Edit: Turns out, we’ve already reviewed this game and I’m a totally forgetful person and wrote about it again. Please read Brinstar’s full review of the game here!
Choice of the Dragon is a text-based multiple choice roleplaying game that has a full web version along with an Android and iOS version. One of our readers, Patrick, has submitted screenshots of a few of the questions in the game. Similar to Echo Bazaar, Choice of the Dragon allows players to have more than just two binary gender options. The game also questions the sexist nature of RPGs always using princesses who need to be rescued as plot elements within their games.
The game actually allows you to play as whichever gender you want, pick mates regardless of gender, and make conscious decisions to be avoid being sexist. This sounds like a Border House win to us. While doing some digging, I came across a blog post by one of the Choice of Games designers who identifies as feminist.
Many video games assume a male protagonist, and I actively wanted to avoid that presumption. At the same time, our games require a certain amount of identification between the player and the character. A game that’s written in the second person runs into problems if the player can’t accept that “you” means both the character and the player.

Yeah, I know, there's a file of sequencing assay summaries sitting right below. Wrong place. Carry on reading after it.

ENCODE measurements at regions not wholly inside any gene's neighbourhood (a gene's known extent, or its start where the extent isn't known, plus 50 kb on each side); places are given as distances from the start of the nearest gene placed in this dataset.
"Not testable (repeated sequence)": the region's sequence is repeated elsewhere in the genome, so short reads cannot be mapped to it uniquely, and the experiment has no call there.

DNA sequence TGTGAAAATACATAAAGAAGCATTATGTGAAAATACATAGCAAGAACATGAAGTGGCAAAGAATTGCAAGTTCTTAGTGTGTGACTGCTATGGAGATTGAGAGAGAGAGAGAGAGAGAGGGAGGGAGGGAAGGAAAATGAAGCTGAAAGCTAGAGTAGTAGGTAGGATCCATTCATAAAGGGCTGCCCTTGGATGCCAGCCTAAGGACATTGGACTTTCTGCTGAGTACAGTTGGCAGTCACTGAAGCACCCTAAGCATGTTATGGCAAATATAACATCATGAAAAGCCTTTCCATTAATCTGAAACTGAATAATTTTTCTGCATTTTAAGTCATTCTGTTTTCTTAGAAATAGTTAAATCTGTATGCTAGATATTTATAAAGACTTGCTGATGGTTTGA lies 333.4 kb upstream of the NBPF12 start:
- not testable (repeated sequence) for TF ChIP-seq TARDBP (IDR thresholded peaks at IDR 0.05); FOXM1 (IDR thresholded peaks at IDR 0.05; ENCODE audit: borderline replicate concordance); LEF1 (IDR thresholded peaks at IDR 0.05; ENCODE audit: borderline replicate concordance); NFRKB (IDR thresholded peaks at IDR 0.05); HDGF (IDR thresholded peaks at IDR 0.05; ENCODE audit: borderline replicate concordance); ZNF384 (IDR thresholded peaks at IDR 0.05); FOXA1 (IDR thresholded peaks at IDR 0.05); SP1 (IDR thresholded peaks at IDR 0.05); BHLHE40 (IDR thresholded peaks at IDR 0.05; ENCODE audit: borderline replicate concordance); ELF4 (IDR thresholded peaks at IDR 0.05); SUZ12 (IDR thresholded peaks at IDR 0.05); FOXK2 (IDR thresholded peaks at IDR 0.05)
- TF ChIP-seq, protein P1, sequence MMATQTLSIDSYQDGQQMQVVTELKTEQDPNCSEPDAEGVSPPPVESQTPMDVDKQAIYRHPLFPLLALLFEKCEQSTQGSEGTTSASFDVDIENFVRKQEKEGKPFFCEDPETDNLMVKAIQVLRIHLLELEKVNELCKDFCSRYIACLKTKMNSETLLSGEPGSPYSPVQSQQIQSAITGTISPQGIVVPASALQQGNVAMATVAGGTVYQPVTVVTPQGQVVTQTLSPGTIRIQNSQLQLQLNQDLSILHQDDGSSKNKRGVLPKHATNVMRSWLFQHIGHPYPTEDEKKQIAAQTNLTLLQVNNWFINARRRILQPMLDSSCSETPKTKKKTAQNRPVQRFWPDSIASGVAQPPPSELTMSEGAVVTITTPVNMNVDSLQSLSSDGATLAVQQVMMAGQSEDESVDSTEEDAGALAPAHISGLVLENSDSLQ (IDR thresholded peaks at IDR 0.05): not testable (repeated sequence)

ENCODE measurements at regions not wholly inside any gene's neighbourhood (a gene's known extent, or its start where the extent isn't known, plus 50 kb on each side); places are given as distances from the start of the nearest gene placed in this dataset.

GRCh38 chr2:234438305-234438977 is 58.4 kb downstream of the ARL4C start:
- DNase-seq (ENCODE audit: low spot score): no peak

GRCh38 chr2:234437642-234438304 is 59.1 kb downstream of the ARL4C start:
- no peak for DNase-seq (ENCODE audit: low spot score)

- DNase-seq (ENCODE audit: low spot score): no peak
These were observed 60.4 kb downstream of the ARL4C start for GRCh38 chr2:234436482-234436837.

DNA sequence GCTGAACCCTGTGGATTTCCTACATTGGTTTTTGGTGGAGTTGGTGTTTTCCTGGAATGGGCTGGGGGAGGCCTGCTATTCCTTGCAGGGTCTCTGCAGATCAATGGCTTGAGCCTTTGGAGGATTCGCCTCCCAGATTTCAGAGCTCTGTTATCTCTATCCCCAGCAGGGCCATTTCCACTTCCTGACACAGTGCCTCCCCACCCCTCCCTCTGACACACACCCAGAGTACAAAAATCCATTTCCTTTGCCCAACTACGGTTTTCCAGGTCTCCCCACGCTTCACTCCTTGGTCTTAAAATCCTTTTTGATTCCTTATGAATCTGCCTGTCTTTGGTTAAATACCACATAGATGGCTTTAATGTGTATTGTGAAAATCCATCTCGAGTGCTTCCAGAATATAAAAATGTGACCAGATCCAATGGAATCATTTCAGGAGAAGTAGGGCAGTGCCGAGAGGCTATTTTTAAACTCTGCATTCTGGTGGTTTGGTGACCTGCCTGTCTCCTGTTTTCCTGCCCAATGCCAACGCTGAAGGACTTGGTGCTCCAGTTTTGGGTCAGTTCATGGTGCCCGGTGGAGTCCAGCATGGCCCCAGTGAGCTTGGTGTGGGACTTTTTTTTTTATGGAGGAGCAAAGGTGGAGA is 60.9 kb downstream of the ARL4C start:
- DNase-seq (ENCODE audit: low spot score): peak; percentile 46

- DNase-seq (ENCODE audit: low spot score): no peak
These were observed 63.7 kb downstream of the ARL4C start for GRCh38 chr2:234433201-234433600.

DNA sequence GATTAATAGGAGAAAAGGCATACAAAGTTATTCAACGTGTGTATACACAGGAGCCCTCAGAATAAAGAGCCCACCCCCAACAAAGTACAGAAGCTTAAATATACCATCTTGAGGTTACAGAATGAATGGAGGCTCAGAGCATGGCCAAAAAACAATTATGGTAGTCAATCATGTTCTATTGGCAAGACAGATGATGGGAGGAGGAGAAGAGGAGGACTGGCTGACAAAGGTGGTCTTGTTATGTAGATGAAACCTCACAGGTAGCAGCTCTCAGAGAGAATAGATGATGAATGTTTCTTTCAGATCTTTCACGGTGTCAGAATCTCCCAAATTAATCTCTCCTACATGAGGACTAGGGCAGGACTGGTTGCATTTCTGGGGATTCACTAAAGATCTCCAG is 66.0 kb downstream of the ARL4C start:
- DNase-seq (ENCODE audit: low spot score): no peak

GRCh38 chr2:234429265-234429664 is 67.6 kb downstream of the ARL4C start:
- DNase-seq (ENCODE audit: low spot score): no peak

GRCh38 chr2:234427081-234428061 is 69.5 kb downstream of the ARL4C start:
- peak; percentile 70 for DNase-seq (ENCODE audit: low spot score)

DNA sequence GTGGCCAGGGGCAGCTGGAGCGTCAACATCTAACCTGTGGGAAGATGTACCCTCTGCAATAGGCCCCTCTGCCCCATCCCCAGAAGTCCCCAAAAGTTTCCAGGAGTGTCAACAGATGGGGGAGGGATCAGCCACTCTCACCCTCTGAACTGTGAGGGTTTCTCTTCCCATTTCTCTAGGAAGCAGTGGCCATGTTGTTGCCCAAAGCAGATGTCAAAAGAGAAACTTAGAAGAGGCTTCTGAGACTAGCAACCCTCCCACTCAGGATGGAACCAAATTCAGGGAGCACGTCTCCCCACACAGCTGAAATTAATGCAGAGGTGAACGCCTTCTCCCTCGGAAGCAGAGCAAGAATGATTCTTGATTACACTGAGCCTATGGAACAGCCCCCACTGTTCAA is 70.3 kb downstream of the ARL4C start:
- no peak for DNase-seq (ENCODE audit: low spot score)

Once we settled on a dragon as the protagonist of our first game, “Choice of the Dragon,” many of the gender issues became easy. No need at all for us to assign a sex to the player’s dragon—it’s perfectly easy to ask the player what their dragon’s sex is. Likewise, even the mating scene could be done
The biggest sticking point was really the most iconic. Dan was committed to the idea that dragons kidnap princesses. From his perspective, that was a necessary trope in the fire-breathing dragon genre. I was equally committed to the idea that kidnapping princesses but not princes conveys a message of dependence and incompetence about women that was not acceptable. We ended up deciding to directly confront the player with it with a choice, which we thought was sufficiently amusing to put into our screenshots for promoting the mobile versions. Working on balancing the issues between using tropes and avoiding the long and ugly history of patriarchy in fantasy ended up producing fun gameplay.
The company has a few other games available in the same format, including Choice of Romance, and Choice of the Vampire. I haven’t had a chance to play those yet, but feel free to play them and report on their inclusiveness as well in our comments.
Choice of the Dragon is free-to-play online and is definitely worth the time it takes to run through and make your dragon. Give it a try and let us know what you think!